Imagine being able to predict the growth of the tumor. How about the vein growth of premature babies’ eyes? All of these applications and more can be determined with the use of a certain mathematical model.

The model for angiogenesis is a stochastic model describing how the veins grow in the body. Angiogenesis is the process by which new blood vessels are created. Veins will grow out from another vein, and from there, the vein can fork or split into different ways. Determining the growth of the tip of the vein can determine the direction and the way it looks.

In order for a tumor to grow, it needs oxygen, and it obtains oxygen through the veins. Without the proper veins and oxygen, tumors would not grow beyond a certain size and not be able to spread through the body. / courtesy of

“If you understand angiogenesis, it has a lot of applications. With babies, the veins in the eyes need to grow adequately or they can become blind,” Björn Birnir, professor of mathematics and director of the Center for Complex and Nonlinear Science, said.

Research initially began with a model biologists had suggested and then developed into a more complicated mathematical model. The model is complex because it shows how tiny veins would grow and what happens over time as they unite into a larger vein. Using a mathematical computer simulation allowed researchers to test out the model.

“We can do it on the tumor growth and give different kinds of medication to prevent vein growth towards the tumor. We test that also on the computer simulations,” Birnir said.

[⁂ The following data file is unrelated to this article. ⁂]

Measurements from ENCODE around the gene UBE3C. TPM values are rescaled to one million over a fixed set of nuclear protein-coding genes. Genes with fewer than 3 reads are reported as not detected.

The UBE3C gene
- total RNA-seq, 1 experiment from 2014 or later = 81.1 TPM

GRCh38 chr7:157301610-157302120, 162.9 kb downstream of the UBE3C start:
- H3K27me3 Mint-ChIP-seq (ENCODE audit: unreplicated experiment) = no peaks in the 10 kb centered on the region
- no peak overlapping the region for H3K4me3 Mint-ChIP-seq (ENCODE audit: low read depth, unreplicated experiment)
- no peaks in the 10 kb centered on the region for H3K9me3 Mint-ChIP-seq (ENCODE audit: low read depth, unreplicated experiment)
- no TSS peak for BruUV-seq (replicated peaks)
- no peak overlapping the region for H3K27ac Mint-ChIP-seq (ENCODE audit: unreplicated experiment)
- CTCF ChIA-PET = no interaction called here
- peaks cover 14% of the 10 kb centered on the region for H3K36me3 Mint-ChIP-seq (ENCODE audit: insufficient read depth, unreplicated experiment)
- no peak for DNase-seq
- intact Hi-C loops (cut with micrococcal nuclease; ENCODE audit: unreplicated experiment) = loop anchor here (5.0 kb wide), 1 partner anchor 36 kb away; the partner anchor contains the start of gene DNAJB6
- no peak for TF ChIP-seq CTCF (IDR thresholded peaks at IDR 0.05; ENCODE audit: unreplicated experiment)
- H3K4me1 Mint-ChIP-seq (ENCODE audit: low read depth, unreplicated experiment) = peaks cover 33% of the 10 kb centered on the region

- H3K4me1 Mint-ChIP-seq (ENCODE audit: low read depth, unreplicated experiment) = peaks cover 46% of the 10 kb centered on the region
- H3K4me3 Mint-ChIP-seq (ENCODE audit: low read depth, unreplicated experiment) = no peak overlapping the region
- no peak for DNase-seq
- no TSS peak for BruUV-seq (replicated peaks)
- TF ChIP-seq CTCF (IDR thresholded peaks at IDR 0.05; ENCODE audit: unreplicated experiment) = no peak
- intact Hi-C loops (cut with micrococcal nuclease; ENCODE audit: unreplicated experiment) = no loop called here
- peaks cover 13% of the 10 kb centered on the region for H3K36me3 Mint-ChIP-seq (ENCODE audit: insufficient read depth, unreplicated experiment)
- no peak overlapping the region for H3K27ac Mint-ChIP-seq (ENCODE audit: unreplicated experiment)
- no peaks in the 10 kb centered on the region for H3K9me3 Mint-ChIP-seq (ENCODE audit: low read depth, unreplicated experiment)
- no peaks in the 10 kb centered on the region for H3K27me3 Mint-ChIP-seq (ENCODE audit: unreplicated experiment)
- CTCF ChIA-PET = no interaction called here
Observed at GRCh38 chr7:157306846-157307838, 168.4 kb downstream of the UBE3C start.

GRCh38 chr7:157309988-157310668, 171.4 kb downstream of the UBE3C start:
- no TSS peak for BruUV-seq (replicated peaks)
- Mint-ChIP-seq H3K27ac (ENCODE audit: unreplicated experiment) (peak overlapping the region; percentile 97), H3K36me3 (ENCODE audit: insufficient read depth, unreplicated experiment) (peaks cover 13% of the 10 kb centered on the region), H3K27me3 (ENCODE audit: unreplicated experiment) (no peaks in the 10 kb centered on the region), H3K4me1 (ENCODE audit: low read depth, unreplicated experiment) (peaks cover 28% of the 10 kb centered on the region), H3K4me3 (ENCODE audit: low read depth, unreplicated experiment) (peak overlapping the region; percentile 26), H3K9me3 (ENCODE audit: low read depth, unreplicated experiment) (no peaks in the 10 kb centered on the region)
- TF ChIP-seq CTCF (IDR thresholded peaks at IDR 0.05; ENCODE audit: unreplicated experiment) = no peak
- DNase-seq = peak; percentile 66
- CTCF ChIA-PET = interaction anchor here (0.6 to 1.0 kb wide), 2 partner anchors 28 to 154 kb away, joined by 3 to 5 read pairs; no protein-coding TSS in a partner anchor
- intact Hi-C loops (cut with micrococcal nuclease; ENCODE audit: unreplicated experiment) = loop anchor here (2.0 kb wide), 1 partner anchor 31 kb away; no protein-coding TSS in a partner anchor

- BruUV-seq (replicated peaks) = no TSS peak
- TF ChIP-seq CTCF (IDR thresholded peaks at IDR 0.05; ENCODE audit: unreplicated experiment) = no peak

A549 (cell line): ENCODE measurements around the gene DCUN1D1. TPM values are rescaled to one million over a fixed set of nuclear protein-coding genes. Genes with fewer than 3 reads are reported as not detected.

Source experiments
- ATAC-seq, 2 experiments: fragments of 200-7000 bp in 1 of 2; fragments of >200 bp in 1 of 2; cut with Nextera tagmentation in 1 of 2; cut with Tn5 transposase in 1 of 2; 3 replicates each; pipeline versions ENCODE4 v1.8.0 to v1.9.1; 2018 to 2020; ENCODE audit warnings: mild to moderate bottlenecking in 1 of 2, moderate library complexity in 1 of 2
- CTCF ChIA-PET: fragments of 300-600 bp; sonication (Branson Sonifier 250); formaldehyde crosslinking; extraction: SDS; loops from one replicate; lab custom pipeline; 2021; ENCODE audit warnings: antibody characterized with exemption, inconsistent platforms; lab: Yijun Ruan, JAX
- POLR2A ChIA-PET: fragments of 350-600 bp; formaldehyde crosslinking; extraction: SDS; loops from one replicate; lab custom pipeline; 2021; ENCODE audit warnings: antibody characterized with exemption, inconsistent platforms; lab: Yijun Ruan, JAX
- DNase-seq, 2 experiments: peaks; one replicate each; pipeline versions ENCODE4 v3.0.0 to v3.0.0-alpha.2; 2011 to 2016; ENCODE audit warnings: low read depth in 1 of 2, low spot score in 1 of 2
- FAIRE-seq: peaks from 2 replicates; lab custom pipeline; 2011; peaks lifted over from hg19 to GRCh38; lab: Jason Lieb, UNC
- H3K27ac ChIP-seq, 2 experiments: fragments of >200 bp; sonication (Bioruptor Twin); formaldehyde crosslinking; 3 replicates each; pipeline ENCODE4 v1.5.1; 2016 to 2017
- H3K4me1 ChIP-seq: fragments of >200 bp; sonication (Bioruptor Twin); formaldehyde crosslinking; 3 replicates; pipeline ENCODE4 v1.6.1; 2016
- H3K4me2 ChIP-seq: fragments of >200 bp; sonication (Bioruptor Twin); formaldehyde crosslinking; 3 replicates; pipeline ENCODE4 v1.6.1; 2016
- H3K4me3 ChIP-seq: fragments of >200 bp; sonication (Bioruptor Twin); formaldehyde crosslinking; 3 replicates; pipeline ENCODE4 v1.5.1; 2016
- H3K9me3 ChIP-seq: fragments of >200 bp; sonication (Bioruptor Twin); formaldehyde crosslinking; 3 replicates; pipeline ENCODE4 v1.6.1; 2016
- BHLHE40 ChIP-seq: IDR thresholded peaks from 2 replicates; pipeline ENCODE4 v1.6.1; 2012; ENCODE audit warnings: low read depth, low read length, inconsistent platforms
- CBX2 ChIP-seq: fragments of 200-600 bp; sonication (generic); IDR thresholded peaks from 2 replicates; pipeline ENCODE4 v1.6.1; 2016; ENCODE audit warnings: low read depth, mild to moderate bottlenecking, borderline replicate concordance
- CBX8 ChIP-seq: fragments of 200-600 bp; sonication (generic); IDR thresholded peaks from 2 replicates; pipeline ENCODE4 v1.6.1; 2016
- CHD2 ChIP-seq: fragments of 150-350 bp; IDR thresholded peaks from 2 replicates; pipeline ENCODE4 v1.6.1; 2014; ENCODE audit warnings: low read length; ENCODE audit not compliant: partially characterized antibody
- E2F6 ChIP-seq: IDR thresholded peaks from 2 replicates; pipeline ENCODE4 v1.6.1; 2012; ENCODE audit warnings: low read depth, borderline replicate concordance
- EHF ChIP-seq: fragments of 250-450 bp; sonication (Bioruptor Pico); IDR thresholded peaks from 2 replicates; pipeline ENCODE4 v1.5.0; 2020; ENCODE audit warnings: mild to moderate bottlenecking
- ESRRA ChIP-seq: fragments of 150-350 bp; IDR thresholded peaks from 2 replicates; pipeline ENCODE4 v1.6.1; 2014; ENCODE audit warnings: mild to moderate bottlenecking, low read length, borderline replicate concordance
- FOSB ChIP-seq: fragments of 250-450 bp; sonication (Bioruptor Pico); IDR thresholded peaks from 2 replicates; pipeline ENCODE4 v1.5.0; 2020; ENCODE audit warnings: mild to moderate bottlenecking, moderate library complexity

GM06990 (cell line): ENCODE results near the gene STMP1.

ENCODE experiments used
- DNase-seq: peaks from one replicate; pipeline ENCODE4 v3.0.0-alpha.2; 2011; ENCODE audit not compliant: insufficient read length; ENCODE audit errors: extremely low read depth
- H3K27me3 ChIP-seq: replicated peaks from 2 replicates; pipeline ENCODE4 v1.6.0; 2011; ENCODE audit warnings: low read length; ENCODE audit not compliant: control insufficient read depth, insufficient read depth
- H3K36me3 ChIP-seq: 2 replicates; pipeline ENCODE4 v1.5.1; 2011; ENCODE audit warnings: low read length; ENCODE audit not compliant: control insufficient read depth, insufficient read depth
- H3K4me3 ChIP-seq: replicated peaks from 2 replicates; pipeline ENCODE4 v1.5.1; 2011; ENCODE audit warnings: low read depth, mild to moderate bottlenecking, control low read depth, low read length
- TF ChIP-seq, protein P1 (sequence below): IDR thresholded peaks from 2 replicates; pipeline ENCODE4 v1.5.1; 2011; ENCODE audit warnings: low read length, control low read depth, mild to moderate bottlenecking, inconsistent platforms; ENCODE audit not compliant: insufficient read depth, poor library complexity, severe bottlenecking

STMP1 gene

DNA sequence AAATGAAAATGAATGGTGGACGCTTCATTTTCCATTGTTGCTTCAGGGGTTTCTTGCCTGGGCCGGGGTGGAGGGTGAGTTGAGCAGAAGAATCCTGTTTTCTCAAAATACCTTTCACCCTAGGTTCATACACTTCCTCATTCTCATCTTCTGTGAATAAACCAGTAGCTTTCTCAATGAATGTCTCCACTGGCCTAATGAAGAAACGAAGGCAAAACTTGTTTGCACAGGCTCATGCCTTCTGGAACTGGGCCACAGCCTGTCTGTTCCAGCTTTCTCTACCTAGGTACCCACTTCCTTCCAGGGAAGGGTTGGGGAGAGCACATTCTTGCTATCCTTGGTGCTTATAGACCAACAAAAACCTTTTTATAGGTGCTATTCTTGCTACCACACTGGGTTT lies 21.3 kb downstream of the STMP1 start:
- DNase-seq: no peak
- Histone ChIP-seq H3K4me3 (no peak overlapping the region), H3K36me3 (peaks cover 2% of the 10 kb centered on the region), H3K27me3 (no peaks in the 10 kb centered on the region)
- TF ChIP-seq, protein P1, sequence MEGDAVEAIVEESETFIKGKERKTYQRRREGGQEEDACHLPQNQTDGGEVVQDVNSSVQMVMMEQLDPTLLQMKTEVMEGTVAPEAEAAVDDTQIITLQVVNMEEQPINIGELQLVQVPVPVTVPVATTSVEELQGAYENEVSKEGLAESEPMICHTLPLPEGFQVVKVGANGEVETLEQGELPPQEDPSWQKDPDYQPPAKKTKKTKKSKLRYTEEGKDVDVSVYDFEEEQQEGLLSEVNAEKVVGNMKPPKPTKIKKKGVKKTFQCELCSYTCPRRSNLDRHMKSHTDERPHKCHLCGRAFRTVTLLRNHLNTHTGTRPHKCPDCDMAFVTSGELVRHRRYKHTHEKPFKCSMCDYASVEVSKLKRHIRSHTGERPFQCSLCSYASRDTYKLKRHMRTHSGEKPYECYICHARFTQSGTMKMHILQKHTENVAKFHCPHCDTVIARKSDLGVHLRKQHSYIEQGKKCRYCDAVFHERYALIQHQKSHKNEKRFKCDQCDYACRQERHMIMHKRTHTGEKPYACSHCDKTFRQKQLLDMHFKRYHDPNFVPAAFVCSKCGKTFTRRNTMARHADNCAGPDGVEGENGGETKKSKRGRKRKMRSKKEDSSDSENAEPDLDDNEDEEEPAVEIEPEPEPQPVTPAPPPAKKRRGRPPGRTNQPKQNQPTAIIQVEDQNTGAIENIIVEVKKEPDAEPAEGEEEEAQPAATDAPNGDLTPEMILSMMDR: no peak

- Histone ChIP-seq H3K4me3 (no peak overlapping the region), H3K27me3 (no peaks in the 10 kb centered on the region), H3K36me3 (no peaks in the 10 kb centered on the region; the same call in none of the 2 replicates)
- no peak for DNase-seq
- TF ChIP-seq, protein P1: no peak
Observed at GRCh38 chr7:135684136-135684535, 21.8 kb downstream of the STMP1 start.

When studying the vein’s tips, the researchers saw a moving pulse formed by the lumps of vessel tips. Birnir describes this pulse as the “most famous soliton of all,” the Korteweg-de Vries (KdV) equation.

A soliton is a wave that maintains its shape while continuing at a constant velocity. In 1834, a soliton was discovered by John Scott Russell, a Scottish engineer and naval architect. He discovered this by witnessing a wave in shallow water maintain its shape when travelling through the Union Canal.

“I spotted the soliton, the most famous soliton, KdV, when doing the mathematical model; a wave that describes a small wave in shallow water,” Birnir said. “It didn’t change its form and continued to stay the same — no shape change.”

Birnir worked with colleagues at the Universidad Carlos III in Madrid, where he held the Chair of Excellence. After about six months of work, the paper “Soliton driven angiogenesis,” was published in Nature Scientific Reports.

On Oct. 19, Birnir will speak about his research at the seminar “The KdV Soliton in Angiogenesis,” hosted by the Center for Interdisciplinary Research in Fluids. This seminar will include a follow-up to the model for angiogenesis and some results from a second research paper.

“If you understand that it’s a soliton, you have a way of controlling it. If you can control it in premature babies, in their eyes, you can give them medication and test it on the mathematical model and see if it works,” Birnir said.